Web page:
Based on the results of the 382 surveys we collected, we were able to determine a certain degree of demographic information about the Lincoln Park/West End neighborhood of Duluth. For example, as Figure 18 shows, most of our respondents live in the most densely populated parts of the neighborhood along the Third Street corridor, and we received no responses from residents inhabiting the industrial area along the St. Louis River. Respondents tended to be older than the average Lincoln Park/West End resident (see Figure 19). In addition, our respondents were overwhelmingly female and had slightly higher income and educational achievement than the average Lincoln Park/West End resident (see Figures 19, 20 and 21). Finally, our sample also indicated that 6.5% of respondents use WIC and 17.5% use EBT.
- Under 19 0.3%
- 20-24 4.6%
- 25-34 15.2%
- 35-44 13.3%
- 45-54 19.3%
- 55-64 23.4%
- 65-74 14.9%
- 75-84 7.1%
- 85+ 1.9%
- Female 74.0%
- Male 24.7%
- White 88.6%
- Black or African American 3.8%
- Native American or Alaskan Native 7.3%
- Asian 0.3%
- Hawaiian or Pacific Islander 0.0%
4. What is the highest level of education you have completed?
- Less than high school 3.7%
- High school 25.4%
- Some college 23.0%
- Vocational/technical 14.7%
- College 24.9%
- Masters degree 7.2%
- Doctorate 1.1%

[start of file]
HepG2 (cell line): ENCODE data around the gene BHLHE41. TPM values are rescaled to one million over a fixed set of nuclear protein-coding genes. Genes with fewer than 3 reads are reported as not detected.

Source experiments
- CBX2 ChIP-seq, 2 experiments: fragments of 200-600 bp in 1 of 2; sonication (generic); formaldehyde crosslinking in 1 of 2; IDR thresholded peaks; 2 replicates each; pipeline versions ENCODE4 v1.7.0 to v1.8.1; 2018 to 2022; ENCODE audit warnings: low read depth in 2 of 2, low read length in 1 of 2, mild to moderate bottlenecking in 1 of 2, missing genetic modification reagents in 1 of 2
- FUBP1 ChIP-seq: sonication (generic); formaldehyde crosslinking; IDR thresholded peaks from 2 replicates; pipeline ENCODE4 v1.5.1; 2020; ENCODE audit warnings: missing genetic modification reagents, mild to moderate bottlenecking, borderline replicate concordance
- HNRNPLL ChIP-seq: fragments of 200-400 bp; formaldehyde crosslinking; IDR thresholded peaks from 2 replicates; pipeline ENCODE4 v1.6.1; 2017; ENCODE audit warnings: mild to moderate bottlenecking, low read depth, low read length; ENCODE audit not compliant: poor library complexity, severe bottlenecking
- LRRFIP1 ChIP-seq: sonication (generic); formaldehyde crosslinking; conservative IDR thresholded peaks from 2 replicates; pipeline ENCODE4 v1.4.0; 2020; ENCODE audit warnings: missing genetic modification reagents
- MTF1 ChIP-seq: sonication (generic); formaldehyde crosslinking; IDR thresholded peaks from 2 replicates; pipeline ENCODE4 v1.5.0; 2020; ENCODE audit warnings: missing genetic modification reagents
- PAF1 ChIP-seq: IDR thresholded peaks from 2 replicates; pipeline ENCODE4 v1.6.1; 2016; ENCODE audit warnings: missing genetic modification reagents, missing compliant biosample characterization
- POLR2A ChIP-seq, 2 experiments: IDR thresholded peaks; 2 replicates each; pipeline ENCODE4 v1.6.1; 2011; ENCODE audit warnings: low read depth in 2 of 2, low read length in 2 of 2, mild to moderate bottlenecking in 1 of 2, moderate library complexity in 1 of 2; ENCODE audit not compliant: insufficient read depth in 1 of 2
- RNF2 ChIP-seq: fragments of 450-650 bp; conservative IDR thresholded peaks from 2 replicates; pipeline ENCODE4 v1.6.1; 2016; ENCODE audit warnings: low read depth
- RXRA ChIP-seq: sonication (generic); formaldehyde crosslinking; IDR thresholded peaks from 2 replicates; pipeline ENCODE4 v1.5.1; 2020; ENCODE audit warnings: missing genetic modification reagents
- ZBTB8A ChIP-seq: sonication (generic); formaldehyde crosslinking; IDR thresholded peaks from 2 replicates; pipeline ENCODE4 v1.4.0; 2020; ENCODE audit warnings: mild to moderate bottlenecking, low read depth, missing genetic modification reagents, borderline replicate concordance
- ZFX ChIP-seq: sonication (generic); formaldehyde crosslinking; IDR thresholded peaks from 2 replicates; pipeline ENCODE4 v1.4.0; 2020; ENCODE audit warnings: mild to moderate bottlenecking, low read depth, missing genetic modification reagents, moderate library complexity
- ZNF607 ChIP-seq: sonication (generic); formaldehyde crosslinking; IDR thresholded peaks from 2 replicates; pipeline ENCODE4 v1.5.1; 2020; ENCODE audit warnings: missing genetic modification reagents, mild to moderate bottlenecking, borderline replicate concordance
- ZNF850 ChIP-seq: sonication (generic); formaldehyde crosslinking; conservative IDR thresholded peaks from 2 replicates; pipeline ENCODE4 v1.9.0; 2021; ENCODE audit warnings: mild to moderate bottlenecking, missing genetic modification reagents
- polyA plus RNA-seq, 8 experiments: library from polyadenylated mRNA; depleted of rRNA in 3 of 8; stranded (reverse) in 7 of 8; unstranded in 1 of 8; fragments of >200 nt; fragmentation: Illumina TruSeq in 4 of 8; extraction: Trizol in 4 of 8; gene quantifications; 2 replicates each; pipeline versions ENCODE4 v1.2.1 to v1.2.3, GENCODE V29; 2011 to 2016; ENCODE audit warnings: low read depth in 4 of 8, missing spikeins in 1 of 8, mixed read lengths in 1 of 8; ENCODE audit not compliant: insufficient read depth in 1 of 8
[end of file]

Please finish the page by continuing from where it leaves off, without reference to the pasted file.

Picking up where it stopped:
5. What is the closest intersection to your house?
6. Do you or anyone in your household receive WIC?
- Yes 6.5%
- No 93.5%
7. Do you or anyone in your household receive EBT?
- Yes 17.5%
- No 82.5%
8. Marital Status
- Married 41.0%
- Single 32.5%
- Widower 14.6%
- In a long term relationship 11.9%
9. Household Income
- $0 - $25,000 44.6%
- $25,000 - $50,000 32.6%
- $50,000 - $75,000 15.1%
- $75,000 - $100,000 5.8%
- $100,000 – up 1.8%
10. How many people do you have in your household (including yourself)?
- (average) 2.4
11. How many children under the age of 18 do you have in your household?
- (average) 0.7
Grocery Shopping in Lincoln Park/West End
Although the Lincoln Park/West End does not have a grocery store, neighborhood residents are still able to shop for groceries. They accomplish this by “out-shopping” in a variety of different neighborhoods. Our survey asked respondents where they shop for groceries and asked them to choose from a list of area grocery outlets. Our survey allowed respondents to choose more than one option, so the final numbers do not add up to 100%. As Figure 23 indicates, half of respondents shop at the West Duluth Super One; about one-fifth of respondents shop at Cub Foods in the Miller Hill Mall area; a little more than eight percent shop at the Super One (Mall area), and a little over five percent shop at Lincoln Park/West End convenience stores. Interestingly, almost every shopping outlet in the Twin Ports area was mentioned in our survey, including Whole Foods Co-op, Save-A-Lot in West Duluth, Walmart in Superior, and Sam’s Club in the Mall area. The diversity of different venues that Lincoln Park/West End residents utilize to do their shopping indicates that residents make sophisticated decisions when choosing where to shop for food. They stop for groceries on the way home from work, drive to distant stores for lower prices, and choose to shop at stores that meet specific dietary requirements. Survey results also indicate that there is no “one-size-fits-all” solution to grocery shopping problems in the Lincoln Park/West Duluth neighborhood because people will continue to shop at the stores that best fulfill their grocery-shopping needs.
Figure 24: Household Income and Store Choice
Super One (West Duluth)
Convenience stores (Lincoln Park)
Whole Foods Co-op
$25,000 - $50,000